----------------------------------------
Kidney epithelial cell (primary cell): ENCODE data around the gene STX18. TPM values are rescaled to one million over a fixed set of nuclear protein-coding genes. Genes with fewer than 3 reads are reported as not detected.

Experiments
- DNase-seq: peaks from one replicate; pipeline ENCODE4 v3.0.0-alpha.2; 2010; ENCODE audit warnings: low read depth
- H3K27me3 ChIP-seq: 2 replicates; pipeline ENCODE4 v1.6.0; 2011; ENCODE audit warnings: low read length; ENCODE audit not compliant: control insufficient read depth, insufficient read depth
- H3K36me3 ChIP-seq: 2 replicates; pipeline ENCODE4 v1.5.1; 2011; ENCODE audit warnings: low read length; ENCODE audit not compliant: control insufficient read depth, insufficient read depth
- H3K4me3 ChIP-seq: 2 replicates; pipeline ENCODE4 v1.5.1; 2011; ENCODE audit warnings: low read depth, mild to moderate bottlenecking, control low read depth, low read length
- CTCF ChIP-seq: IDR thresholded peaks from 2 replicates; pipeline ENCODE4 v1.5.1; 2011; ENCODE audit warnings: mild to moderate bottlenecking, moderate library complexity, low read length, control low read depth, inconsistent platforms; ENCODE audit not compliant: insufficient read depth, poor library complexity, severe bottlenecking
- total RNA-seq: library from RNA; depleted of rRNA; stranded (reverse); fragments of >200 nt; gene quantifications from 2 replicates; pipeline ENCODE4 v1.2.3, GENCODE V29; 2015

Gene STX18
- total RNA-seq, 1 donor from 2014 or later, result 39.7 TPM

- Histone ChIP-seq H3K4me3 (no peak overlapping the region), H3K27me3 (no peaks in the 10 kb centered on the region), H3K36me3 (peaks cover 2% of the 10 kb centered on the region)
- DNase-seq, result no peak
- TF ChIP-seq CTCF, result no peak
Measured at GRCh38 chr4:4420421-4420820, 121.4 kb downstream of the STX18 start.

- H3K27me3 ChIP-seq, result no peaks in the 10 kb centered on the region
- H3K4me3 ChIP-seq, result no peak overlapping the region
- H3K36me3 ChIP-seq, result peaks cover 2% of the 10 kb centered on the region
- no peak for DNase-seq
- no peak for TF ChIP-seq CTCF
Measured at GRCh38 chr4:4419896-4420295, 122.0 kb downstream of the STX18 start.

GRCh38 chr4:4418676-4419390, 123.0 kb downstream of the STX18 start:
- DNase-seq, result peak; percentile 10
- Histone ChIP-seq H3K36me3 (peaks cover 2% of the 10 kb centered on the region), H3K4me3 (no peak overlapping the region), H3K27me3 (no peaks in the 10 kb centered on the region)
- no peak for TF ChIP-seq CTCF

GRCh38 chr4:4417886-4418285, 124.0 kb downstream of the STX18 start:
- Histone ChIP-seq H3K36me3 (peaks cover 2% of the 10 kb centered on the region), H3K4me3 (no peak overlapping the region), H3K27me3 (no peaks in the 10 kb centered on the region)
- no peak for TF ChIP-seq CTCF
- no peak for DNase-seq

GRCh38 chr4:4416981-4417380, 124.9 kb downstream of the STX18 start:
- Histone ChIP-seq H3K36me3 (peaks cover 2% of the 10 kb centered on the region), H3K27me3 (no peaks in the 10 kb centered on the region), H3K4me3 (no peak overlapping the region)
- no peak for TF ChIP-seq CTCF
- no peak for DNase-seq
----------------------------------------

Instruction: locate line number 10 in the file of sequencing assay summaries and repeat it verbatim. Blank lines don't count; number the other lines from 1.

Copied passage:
- total RNA-seq, 1 donor from 2014 or later, result 39.7 TPM